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The Tea Party: Shutting Down Your Government Since 2011

October 14, 2013

On Sunday, Tea Party icons Sarah Palin and Ted Cruz appropriated a veteran's march to the World War II memorial in Washington to blame the Obama administration for services idled by the government shutdown. The march organizers were none too happy about it, explaining on their web site, "We feel disheartened that some would seek to hijack the narrative for political gain." As well they should. After all, Tea Party Republicans having been pushing for a government shutdown since 2011.

As you may recall, the new Republican House majority came to Washington in January 2011 determined to immediately slash $100 billion from the federal budget. But when their demands were not met, Tea Party favorites like Congressman turned Indiana Governor Mike Pence had a simple message for the faithful:

"It's time to take a stand. We need to say to liberals, 'This far and no further.' To borrow a line from another Harry, we've got to say, 'The debt stops here.' And if liberals in the Senate would rather play political games and force a government shutdown instead of accepting a modest down payment on fiscal discipline and reform, I say, 'Shut it down.'"

The Tea Party rank and file certainly agreed. As Robin Maas put it at a March 31 rally in Washington, "I'm not the slightest bit worried about a government shutdown."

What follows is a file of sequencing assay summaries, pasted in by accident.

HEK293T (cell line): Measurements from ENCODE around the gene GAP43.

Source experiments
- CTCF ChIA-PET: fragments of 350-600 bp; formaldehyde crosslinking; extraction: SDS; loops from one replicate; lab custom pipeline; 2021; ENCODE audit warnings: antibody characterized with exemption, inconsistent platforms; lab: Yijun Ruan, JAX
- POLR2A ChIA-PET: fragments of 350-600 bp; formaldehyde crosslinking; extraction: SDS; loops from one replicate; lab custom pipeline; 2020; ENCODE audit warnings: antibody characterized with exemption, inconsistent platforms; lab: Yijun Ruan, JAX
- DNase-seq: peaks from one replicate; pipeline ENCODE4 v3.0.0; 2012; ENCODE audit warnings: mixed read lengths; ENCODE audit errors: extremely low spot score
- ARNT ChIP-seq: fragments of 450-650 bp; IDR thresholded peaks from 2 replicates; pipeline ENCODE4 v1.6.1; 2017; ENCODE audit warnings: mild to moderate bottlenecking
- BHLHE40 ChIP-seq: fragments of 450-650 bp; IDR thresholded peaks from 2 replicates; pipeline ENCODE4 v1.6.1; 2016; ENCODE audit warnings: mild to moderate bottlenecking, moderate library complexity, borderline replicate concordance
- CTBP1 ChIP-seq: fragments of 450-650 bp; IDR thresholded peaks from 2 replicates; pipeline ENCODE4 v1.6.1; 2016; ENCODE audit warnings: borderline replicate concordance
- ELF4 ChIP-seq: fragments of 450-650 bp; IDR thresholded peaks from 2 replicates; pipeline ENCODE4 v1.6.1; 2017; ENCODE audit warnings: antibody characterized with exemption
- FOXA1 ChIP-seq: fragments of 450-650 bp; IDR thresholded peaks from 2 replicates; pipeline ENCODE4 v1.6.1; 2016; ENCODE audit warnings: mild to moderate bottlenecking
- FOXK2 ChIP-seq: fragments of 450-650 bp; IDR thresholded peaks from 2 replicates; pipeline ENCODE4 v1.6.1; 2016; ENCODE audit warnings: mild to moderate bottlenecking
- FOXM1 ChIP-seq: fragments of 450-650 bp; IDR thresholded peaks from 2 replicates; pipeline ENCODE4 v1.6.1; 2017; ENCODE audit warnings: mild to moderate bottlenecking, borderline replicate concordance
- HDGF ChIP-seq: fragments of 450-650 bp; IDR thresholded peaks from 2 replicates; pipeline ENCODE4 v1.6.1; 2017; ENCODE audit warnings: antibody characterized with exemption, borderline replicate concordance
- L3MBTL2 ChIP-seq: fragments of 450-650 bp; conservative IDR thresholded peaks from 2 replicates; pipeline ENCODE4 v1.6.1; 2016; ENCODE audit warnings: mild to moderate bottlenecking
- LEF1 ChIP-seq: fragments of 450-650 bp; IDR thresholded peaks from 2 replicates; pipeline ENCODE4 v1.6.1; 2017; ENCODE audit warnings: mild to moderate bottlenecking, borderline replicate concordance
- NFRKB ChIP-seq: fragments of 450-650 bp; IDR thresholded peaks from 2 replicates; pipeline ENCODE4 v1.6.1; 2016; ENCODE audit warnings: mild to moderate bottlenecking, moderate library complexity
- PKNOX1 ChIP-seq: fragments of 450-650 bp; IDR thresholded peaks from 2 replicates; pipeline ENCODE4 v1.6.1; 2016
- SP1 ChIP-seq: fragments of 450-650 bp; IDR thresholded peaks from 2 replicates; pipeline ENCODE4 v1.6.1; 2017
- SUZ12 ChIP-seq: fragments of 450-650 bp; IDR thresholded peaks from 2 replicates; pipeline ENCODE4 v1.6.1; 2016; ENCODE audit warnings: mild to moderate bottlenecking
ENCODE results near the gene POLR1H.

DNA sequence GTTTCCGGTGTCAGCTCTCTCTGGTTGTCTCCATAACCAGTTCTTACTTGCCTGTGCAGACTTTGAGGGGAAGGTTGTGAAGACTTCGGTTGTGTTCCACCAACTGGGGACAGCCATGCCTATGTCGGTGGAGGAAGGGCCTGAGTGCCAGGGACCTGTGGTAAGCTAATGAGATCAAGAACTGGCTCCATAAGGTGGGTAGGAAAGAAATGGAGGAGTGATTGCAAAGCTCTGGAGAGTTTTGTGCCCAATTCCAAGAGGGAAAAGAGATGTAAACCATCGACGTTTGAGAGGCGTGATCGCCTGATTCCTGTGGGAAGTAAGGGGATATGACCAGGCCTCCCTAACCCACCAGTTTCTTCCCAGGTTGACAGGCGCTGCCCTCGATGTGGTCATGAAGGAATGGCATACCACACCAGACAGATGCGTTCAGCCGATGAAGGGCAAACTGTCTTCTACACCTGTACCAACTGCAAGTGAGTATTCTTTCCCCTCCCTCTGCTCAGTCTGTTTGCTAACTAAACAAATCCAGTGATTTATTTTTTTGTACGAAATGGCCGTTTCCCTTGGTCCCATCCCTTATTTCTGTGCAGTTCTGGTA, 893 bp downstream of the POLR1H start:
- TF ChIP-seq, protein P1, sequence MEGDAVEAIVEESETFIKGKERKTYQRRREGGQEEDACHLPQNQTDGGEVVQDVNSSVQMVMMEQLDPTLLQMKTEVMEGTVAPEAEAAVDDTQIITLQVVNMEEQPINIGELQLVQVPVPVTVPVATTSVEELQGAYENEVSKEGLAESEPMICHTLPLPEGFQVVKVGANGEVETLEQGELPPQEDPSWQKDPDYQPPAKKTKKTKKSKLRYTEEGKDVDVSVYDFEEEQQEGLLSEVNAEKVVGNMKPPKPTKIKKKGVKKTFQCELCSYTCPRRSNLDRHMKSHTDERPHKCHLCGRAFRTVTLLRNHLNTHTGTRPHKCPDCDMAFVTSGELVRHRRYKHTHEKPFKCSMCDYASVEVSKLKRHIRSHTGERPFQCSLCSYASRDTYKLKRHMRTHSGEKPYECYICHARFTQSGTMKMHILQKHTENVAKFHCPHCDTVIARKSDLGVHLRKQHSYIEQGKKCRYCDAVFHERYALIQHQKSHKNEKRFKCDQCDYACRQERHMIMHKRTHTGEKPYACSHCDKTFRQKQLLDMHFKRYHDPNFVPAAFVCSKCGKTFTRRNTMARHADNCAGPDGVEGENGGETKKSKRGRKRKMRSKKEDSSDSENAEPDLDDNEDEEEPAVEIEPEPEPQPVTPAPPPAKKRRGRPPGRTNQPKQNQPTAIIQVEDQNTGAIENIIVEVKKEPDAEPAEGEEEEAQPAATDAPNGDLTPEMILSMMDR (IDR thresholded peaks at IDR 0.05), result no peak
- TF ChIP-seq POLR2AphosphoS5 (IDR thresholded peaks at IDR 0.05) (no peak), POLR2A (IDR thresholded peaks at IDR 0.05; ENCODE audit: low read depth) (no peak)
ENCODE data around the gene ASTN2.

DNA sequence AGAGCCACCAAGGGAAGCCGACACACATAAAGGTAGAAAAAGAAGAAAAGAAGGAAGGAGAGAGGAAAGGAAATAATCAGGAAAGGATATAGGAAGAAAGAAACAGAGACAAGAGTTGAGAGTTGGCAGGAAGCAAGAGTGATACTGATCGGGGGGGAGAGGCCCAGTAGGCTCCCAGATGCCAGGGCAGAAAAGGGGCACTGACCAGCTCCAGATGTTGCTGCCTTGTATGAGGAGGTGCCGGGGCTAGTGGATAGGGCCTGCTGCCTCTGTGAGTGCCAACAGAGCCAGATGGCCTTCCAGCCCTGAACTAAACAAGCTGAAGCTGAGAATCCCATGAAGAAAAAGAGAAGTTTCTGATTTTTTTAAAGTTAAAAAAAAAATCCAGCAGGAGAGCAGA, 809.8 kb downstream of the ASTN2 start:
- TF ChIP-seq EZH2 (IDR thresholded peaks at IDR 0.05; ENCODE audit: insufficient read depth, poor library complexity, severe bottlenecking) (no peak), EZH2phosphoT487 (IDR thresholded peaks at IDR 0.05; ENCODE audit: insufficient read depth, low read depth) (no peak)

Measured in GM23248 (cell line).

But it wasn't just Tea Party enthusiasts show up at Koch brothers-funded Americans for Prosperity rallies with their "Shut It Down" signs. By February 2011, former half-term Alaska Governor Sarah Palin was urging the same strategy. As Bloomberg reported:

Former Alaska Governor Sarah Palin, weighing a presidential bid next year, said she opposes raising the U.S. debt ceiling and welcomes a government shutdown in the fight over federal spending.
Speaking to business executives and civic leaders in Woodbury, New York, Palin said her fellow Republicans shouldn't be deterred by Democratic "scare tactics" over a possible government shutdown.

(Two months later, Palin proudly declared her support for a first-ever default by the United States, announcing, "Hells no. I would not vote to increase that debt ceiling.")
In December 2010, Robert Reich correctly predicted Republicans would threaten a shutdown in 2011. As it turned out, Reich was only half right. "They'll try to strip the federal budget appropriation of money needed to put the [Obamacare individual] mandate into effect," Reich forecasted, adding, "My betting is Tea Party conservatives wouldn't mind a government shutdown over the healthcare mandate." As it turned out, that target for demolition became the Tea Party strategy only in 2013.
Nevertheless, the hardest of the Republican hard-liners were just as content to shutter the federal government in the spring of 2011 as they are now. "I want the $100 billion they promised us," Tea Bagger John Sanders said, "I say shut the government down. Let's go for it." As Robin Maas put it:

"I think we find out that there are many things government does that we really don't need to keep this country going."

Things, that is, like running national parks and our capital's war memorials. And that's just what happened when Republican leaders listened to three years of Tea Party chants of "Cut It or Shut It."


Jon Perr
Jon Perr is a technology marketing consultant and product strategist who writes about American politics and public policy.

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